One of the most important things I learned throughout my studies is that religion as a concept and discipline is much greater and more expansive than what practitioners make it out to be. This is certainly true for Islam and Muslims. From the perspective of a believer, the origin of religion is the Absolute and the Limitless. What we come to call religion is nothing more than our own human (i.e. limited) interpretation of this Absolute and Divine phenomena. Our understanding will always be, therefore, partial and of the current moment.
As I reflect on this concept as it relates to Islam and Muslims specifically, a few things come to mind that I think help instill a little humility in all of us who claim to follow it:
- In the Islamic tradition, all acts of worship are concluded with some sort of prayer that asks for the act to be accepted. One would think that the mere act of worship itself is a good sign. You did it and therefore should be rewarded! However, if we focus on our own humanity for a moment, we see that our efforts are always fallible and therefore open to deficiency. As we engage in devotional acts, therefore, we conclude with a hope and prayer that they are pure and worthy of reward. This serves as a reminder that we should rely ultimately on the Almighty, not our human efforts.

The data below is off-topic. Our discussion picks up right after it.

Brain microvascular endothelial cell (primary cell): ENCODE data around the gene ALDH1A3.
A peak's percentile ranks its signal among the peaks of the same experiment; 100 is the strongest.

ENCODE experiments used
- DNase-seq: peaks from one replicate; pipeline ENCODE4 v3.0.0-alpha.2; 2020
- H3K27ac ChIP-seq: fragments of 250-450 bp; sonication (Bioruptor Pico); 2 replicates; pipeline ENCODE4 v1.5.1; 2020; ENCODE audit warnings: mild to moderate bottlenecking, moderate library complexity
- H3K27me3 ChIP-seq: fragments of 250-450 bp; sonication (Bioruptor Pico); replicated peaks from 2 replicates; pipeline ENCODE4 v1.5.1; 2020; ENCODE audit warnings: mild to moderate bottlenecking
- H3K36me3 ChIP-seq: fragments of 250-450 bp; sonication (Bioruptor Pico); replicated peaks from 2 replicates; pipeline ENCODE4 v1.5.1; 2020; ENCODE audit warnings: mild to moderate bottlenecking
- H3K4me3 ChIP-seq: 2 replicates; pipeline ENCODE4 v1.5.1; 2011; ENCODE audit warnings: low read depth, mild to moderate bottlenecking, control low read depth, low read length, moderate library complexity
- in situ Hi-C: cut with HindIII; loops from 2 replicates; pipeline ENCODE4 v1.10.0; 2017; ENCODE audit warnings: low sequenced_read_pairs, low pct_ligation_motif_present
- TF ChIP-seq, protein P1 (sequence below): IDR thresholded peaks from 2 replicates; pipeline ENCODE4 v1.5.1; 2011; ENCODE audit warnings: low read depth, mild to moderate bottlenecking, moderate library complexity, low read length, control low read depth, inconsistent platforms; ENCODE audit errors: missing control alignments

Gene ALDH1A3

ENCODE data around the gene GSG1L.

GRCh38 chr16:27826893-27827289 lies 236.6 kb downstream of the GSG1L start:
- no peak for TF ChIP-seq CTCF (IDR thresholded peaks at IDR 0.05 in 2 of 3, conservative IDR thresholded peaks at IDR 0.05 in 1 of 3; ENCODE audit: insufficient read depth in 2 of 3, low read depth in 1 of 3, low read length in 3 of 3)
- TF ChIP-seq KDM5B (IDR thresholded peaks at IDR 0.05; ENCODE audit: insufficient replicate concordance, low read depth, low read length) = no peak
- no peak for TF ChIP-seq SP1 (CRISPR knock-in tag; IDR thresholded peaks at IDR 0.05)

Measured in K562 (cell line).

- The entire edifice of Islamic law (Sharia) is essentially man-made. The Sharia is nothing more than the jurists’ best guess of what is being asked of us by God. This is why every legal opinion that is offered (typically referred to as a fatwa) ends with the statement, “and God knows best.” This is a very humbling notion. One can study their entire life, use all the intellectual and scholarly tools they can muster, and still there is the possibility that their deductions could be wrong. Humility aside, this is also an important reminder that our deductions are just that, ours, and in no way speak to the entire potentiality embedded in the Divine texts.
- Islam is a religion of initiation, not ordination. There is no ecclesiastic class that serves as the official interpreter of things religious. Rather, easy access to the club of Islam is offered by way of participation in the various chains of transmission (sanad/asānīd), which connect one to the past in an unbroken, direct chain. Everyone is invited to be initiated and everyone, therefore, has the same potential to gain from Islam as much as they want. Therefore, we cannot negate another person’s experience with their faith nor their personal relationship with God. This is ultimately the reason why coercion of faith is an anathema to Islam (eg. Quran 2:256 & 18:29). So while there is an established level of normative orthodoxy (which regulates outward action), the potential of internal experience and faith are limitless.
I find these three points humbling and liberating at the same time. While I take great joy in the scholarly and academic pursuit of the sciences of Islam (I have dedicated twenty years of my life so far to it!), I am humbled to know that this represents a minority of what Islam actually offers. While my launching point within Islam is normative Sunni orthodoxy, I am liberated by the notion that the experience of Islam can present itself in ways unknown to me and open to anyone and everyone.
The threat of extremism of any kind is that it mistakes human interpretation for absolute truth and by so doing pushes people away from religion and divides communities. In other words, it makes people arrogant and restricted, not humble and liberated. Which would you rather be?